Field and online experiments on self-control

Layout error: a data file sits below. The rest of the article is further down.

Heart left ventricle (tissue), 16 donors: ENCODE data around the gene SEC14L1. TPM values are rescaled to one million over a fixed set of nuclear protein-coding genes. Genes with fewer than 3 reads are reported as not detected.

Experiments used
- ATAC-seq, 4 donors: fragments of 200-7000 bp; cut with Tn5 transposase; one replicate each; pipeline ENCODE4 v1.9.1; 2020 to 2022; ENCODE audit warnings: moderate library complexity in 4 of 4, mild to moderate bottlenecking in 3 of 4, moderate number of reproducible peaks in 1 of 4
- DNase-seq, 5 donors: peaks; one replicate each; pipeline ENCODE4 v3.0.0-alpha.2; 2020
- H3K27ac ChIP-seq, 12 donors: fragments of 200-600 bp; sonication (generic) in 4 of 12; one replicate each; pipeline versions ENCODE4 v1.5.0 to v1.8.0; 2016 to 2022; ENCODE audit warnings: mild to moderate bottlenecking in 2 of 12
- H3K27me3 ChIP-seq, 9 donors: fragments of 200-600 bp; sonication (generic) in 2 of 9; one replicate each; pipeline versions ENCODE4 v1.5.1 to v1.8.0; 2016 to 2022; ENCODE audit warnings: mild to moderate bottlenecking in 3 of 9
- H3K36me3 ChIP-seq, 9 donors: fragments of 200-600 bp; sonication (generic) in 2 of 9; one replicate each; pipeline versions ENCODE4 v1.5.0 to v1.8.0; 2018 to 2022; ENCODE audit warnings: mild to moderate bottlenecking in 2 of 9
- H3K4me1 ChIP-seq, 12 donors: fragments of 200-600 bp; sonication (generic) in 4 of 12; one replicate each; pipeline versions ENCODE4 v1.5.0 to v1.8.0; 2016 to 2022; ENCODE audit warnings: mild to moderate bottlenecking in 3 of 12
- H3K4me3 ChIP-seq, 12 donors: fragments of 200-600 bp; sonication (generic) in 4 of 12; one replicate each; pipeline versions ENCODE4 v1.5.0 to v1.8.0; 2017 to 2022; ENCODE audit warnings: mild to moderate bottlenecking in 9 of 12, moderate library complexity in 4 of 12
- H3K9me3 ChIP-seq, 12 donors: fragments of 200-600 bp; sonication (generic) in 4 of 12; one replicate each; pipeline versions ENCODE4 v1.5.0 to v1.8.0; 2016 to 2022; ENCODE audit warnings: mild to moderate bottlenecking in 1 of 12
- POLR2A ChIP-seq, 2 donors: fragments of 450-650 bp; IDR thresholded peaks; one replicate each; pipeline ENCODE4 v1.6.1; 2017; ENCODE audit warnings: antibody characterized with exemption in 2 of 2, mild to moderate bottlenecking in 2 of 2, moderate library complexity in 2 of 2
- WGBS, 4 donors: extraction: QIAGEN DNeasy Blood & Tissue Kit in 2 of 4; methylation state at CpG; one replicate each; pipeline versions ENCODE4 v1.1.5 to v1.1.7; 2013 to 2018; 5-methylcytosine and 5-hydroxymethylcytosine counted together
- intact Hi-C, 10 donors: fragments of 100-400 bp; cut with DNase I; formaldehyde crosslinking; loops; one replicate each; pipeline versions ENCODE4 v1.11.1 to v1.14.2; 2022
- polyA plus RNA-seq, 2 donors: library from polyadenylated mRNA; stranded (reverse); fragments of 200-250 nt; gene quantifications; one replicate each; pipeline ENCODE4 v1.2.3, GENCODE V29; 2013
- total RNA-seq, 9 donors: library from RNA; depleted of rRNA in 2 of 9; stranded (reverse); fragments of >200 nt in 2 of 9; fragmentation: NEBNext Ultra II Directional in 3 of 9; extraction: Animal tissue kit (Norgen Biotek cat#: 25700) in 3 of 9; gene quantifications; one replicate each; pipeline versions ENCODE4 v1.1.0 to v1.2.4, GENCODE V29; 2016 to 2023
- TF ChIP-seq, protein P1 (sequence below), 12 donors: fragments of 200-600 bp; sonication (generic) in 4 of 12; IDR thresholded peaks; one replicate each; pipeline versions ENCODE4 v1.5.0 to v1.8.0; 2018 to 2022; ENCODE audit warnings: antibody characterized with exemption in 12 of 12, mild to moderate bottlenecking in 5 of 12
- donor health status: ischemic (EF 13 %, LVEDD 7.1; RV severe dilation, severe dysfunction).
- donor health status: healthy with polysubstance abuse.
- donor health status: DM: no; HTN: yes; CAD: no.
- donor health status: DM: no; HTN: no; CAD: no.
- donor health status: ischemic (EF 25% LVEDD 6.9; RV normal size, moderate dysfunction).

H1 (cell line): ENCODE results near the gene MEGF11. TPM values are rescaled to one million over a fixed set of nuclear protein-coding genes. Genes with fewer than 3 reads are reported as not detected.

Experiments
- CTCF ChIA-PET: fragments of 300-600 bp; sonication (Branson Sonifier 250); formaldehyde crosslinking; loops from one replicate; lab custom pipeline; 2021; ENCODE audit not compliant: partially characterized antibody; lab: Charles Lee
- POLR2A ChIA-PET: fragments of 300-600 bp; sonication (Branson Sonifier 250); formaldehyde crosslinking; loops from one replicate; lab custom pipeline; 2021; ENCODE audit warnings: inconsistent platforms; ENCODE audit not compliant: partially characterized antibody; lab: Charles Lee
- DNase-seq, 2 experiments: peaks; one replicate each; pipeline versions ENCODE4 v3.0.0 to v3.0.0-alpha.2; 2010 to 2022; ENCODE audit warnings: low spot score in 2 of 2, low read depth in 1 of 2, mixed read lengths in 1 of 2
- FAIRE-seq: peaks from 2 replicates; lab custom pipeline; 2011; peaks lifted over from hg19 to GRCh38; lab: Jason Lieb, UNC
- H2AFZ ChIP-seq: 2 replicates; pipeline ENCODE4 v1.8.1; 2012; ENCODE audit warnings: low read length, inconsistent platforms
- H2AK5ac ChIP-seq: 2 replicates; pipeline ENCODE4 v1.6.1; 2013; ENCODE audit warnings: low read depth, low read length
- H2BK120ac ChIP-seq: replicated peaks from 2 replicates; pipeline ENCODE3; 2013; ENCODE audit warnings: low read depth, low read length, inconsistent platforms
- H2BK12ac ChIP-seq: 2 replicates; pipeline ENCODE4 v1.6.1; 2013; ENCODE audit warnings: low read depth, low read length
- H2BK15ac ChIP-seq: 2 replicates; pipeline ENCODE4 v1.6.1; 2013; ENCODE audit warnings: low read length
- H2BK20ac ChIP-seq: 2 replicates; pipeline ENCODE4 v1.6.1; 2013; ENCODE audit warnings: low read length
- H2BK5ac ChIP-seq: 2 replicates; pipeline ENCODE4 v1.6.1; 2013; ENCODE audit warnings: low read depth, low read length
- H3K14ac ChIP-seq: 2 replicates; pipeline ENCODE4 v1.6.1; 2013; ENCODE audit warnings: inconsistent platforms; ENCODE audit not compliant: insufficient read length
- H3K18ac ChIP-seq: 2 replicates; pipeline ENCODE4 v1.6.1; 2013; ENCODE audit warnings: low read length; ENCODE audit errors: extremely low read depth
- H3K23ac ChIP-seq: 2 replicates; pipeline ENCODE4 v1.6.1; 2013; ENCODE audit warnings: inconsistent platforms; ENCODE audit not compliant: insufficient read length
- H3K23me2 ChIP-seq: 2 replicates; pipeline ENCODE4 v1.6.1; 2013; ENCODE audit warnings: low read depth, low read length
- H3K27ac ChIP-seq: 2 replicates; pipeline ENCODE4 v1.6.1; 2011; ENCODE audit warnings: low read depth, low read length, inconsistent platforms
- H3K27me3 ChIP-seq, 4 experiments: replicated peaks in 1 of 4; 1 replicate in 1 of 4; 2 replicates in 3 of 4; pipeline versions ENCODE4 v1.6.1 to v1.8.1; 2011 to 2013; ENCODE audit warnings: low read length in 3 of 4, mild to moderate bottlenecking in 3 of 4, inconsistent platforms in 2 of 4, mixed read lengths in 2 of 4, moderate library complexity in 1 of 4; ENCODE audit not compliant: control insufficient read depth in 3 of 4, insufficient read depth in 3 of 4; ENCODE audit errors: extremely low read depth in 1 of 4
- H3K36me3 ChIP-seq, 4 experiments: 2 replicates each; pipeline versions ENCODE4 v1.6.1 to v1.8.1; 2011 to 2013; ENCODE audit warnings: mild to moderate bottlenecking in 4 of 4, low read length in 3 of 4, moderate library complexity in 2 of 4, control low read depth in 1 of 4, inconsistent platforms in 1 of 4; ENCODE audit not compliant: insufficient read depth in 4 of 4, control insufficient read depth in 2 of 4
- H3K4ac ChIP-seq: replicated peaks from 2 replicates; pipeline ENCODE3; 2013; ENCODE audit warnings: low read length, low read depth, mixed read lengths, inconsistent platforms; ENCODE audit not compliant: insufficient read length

Self-control problems have recently received considerable attention from economic theorists. We conducted two studies involving behavioral interventions expected to affect performance, providing some of the first experimental data in this area. In the first we investigate whether evenly spaced interim deadlines lead to higher completion rates for a lengthy task, where procrastination could be a factor. We found that these interim deadlines in fact led to lower completion rates in our set-up; we also found no evidence in the aggregate data (although there was considerable heterogeneity) of an increasing profile of the number of hours spent at the task over time, suggesting that the degree of present-bias in the participant population is not that high. In the second, we examine how willpower depletion affects behavior. Our second study isolates the effect of direct willpower depletion on the first day of a two-day period, thus exploring procrastination over a shorter time horizon. We found that depleting willpower did indeed lead to less work (and poorer quality) on the first day, but that this intervention surprisingly led to a higher completion rate overall. Our results help to inform ongoing efforts to understand and model self-control, willpower, and commitment mechanisms.
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